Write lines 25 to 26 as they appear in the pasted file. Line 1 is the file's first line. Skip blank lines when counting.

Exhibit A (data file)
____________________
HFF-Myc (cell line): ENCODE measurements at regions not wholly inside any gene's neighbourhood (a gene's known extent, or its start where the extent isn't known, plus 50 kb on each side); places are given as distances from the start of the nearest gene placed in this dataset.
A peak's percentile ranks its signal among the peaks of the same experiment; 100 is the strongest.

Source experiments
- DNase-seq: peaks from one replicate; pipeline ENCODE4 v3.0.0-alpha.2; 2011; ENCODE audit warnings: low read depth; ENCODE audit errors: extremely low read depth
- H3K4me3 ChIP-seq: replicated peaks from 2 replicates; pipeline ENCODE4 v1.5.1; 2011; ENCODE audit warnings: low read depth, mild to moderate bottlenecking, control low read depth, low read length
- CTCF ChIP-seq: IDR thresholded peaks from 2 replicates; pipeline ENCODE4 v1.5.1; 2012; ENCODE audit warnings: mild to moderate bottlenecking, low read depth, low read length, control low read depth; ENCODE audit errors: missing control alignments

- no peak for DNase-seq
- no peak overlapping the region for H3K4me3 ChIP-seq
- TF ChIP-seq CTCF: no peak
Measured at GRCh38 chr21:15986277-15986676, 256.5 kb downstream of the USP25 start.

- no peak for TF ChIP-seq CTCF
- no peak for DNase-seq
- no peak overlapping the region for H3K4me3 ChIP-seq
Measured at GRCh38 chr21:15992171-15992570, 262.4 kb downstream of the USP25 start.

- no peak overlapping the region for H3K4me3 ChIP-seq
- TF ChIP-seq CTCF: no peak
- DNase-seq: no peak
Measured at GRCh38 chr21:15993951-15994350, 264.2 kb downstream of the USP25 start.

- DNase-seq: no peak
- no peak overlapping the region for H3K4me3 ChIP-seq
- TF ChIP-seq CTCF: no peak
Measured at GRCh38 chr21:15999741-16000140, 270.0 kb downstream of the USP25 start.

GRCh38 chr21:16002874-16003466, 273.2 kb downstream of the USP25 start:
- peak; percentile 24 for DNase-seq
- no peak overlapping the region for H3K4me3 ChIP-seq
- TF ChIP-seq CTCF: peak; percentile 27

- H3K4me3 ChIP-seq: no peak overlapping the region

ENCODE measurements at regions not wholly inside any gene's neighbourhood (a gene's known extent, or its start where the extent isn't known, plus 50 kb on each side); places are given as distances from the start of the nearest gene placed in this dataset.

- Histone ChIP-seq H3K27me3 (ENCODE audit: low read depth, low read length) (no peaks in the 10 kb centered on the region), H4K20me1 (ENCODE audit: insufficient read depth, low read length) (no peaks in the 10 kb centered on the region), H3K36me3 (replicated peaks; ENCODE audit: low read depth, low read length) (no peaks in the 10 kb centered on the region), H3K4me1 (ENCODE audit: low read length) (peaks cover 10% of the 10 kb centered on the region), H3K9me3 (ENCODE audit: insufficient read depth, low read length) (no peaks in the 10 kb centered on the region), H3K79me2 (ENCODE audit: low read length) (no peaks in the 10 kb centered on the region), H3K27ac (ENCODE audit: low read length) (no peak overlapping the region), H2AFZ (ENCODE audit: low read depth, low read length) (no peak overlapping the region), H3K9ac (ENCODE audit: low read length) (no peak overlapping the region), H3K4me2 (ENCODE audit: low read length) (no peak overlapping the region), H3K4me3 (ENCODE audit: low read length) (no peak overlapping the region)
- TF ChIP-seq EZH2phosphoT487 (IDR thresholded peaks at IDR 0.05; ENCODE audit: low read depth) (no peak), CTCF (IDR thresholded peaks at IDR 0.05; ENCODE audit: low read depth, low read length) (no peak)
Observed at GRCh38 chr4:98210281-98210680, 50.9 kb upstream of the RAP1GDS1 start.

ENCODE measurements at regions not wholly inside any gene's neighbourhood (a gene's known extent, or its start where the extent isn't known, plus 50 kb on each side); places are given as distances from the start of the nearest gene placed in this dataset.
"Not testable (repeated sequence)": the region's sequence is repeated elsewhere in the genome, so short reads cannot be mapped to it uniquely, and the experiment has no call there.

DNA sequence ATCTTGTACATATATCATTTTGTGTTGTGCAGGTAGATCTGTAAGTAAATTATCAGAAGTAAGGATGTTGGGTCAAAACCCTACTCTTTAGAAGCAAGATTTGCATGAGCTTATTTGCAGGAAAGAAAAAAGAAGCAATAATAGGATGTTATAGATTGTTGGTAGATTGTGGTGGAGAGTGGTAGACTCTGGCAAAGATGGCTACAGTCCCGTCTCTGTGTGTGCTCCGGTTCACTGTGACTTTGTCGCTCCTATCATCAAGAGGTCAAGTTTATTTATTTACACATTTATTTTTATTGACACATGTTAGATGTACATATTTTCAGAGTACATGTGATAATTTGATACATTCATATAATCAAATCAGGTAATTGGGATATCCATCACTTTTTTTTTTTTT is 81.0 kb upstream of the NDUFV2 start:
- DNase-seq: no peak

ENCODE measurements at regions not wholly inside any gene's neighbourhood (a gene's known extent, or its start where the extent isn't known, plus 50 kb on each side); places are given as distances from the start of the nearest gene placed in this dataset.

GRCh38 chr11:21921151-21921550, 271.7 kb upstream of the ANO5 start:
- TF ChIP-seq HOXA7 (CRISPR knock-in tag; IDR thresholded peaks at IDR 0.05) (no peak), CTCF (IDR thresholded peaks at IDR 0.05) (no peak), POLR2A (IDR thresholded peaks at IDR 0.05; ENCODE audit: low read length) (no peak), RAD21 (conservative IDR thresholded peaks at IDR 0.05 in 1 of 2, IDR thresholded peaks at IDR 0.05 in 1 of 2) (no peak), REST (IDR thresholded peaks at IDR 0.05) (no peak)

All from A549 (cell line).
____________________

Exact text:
- no peak overlapping the region for H3K4me3 ChIP-seq
- TF ChIP-seq CTCF: peak; percentile 27